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Data partitioning in SQL Server 2005 - Part I

October 17, 2006

Data partitioning, a new feature added to SQL Server 2005, provides a way to divide large tables and indexes into smaller parts. By doing so, it makes the life of a database administrator easier when doing backups, loading data, recovery and query processing.

Data partitioning improves the performance, reduces contention and increases availability of data.

This series of articles is going to illustrate table partitioning on different file groups, backups, recovery of portion of tables, etc.

A Table can be partitioned based on any column in the table. Microsoft defines that column as the partition key.

Step 1

Let us assume that we have a database, "Data Partition DB," with three different file groups, as shown below.

USE [master]
GO
/****** Object:  Database [Data Partition DB]    Script Date: 10/08/2006 23:09:53 ******/
IF  EXISTS (SELECT name FROM sys.databases WHERE name = N'Data Partition DB')
DROP DATABASE [Data Partition DB]
GO
 CREATE DATABASE [Data Partition DB]
      ON PRIMARY
       (NAME='Data Partition DB Primary FG',
        FILENAME=
          'C:\Data\Primary\Data Partition DB Primary FG.mdf',
        SIZE=5,
        MAXSIZE=500,
        FILEGROWTH=1 ),
      FILEGROUP [Data Partition DB FG1]
       (NAME = 'Data Partition DB FG1',
        FILENAME =
         'C:\Data\FG1\Data Partition DB FG1.ndf',
        SIZE = 5MB,
        MAXSIZE=500,
        FILEGROWTH=1 ),
      FILEGROUP [Data Partition DB FG2]
       (NAME = 'Data Partition DB FG2',
        FILENAME =
         'C:\Data\FG2\Data Partition DB FG2.ndf',
        SIZE = 5MB,
        MAXSIZE=500,
        FILEGROWTH=1 ),
      FILEGROUP [Data Partition DB FG3]
       (NAME = 'Data Partition DB FG3',
        FILENAME =
         'C:\Data\FG3\Data Partition DB FG3.ndf',
        SIZE = 5MB,
        MAXSIZE=500,
        FILEGROWTH=1 )

When you check the property of the database, you see the FileGroup and Path as shown in Fig 1.0.


Fig 1.0

Note: In reality, the path will not be on C:\Data. Usually it will be on three different drives that help in boosting the performance.

Step 2

Partitioning of the tables depends on the partition range defined by Partition Function. Let us assume that we are going to partition the table into two halves, onto two different file groups. Let us also assume that the first half is going to have 100,000 rows and the remainder is going to be the second half. The partition function for this requirement can be created as follows:

use [Data Partition DB]
GO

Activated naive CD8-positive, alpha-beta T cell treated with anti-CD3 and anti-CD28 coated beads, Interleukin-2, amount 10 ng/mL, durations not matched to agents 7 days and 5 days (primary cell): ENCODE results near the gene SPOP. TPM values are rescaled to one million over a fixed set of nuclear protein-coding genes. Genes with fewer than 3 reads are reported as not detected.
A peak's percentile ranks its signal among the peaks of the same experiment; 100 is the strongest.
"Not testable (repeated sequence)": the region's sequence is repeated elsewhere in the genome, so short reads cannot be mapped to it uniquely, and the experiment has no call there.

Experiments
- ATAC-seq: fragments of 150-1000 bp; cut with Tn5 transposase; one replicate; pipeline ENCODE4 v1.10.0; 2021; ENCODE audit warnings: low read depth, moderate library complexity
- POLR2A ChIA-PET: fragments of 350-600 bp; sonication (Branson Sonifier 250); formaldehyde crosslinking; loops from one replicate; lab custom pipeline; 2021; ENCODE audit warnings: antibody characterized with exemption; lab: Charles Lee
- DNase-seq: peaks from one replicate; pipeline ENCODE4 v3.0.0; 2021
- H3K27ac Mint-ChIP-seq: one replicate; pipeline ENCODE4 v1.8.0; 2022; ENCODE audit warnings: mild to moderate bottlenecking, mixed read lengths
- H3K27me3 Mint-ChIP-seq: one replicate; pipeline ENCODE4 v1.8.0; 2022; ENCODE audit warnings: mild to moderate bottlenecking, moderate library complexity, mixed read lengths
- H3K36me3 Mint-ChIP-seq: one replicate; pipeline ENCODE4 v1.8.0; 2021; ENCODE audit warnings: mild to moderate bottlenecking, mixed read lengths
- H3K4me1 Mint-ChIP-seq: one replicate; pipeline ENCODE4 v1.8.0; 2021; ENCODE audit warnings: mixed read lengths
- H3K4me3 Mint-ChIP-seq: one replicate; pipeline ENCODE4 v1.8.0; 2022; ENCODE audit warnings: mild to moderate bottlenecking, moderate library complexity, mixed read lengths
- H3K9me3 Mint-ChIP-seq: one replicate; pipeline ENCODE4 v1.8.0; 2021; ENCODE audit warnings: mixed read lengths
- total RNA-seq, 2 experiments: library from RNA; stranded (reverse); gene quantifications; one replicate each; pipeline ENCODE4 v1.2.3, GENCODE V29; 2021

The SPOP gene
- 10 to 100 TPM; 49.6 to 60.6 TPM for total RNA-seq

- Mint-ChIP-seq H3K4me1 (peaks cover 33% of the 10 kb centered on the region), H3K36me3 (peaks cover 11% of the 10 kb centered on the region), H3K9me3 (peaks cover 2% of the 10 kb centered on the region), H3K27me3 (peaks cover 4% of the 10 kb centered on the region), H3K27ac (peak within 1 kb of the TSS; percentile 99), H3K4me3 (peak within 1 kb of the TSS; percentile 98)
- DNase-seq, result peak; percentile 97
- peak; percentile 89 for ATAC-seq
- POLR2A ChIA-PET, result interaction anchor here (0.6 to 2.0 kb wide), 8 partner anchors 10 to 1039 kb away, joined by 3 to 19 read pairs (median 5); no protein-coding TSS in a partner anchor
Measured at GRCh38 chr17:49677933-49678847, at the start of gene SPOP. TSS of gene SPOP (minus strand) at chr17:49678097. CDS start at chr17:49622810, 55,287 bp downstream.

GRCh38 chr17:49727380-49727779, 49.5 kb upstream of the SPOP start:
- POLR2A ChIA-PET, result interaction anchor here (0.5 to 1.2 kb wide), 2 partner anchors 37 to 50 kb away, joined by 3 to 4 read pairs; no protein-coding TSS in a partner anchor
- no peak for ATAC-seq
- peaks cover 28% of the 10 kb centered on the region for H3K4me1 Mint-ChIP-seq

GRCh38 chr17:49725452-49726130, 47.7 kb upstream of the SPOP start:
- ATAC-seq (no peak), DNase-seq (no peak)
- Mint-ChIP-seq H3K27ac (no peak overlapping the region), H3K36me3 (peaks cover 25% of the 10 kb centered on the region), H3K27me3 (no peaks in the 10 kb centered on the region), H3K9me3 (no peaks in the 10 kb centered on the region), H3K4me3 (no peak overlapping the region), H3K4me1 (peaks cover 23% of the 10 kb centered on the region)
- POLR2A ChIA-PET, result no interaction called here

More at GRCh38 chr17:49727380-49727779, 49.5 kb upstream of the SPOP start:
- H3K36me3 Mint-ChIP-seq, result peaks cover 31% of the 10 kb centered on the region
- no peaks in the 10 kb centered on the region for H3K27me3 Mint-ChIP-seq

CREATE PARTITION FUNCTION [Data Partition Range](int)
        AS RANGE LEFT FOR VALUES (100000)

Step 3

Partition Function is not useful unless it is associated with the proper file groups that we have created. Let us assume that we are going to use file group [Data Partition DB FG1] and [Data Partition DB FG2] for the partition table that we are going to create. This can be created as shown below.

USE [Data Partition DB]
go
CREATE PARTITION SCHEME [Data Partition Scheme]
        AS PARTITION [Data Partition Range]
        TO ([Data Partition DB FG1], [Data Partition DB FG2]);

Step 4

Now let us create the actual table that we want to partition using the created partition scheme. The CREATE TABLE statement should contain the partition key and the partition scheme to be used. This can be created as shown below.

USE [Data Partition DB]
go
CREATE TABLE MyTable
       (ID INT NOT NULL,
        Date DATETIME,
        Cost money)
      ON [Data Partition Scheme] (ID);

Step 5

Now let us create an index on the partitioned table. An index on a table improves performance. When both the indices and the table use the same partitioning function and the same partitioning columns, the table and index are said to be aligned. This can be created as shown below.

USE [Data Partition DB]
go
CREATE UNIQUE CLUSTERED INDEX MyTable_IXC
       ON MyTable(ID)
       ON [Data Partition Scheme]  (ID)

Step 6

Now let us insert some data on to the table MyTable using the following T-SQL statements.

USE [Data Partition DB]
go
declare @count int
set @count =1
while @count <=100
begin
insert into MyTable select @count,getdate(),100.00
set @count=@count+1
end
set @count =100002
while @count <=100202
begin
insert into MyTable select @count,getdate(),200.00
set @count=@count+1
end

The above TSQL statement inserted 100 rows in Data Partition DB FG1 and 100 rows in Data Partition DB FG2.

Let us query the table using the T-SQL statement as shown below

select * from MyTable

You will get the following results, shown below.

.
.
.
95 2006-10-09 00:38:26.500 100.00
96 2006-10-09 00:38:26.500 100.00
97 2006-10-09 00:38:26.500 100.00
98 2006-10-09 00:38:26.500 100.00
99 2006-10-09 00:38:26.500 100.00
100 2006-10-09 00:38:26.500 100.00
100002 2006-10-09 00:38:26.500 200.00
.
.
.

Conclusion:

This article illustrated Data partitioning, the new feature introduced in SQL Server 2005 by Microsoft. The subsequent article in this series will illustrate how to modify the partition function and partition schemes and how to handle file groups, etc.

» See All Articles by Columnist MAK









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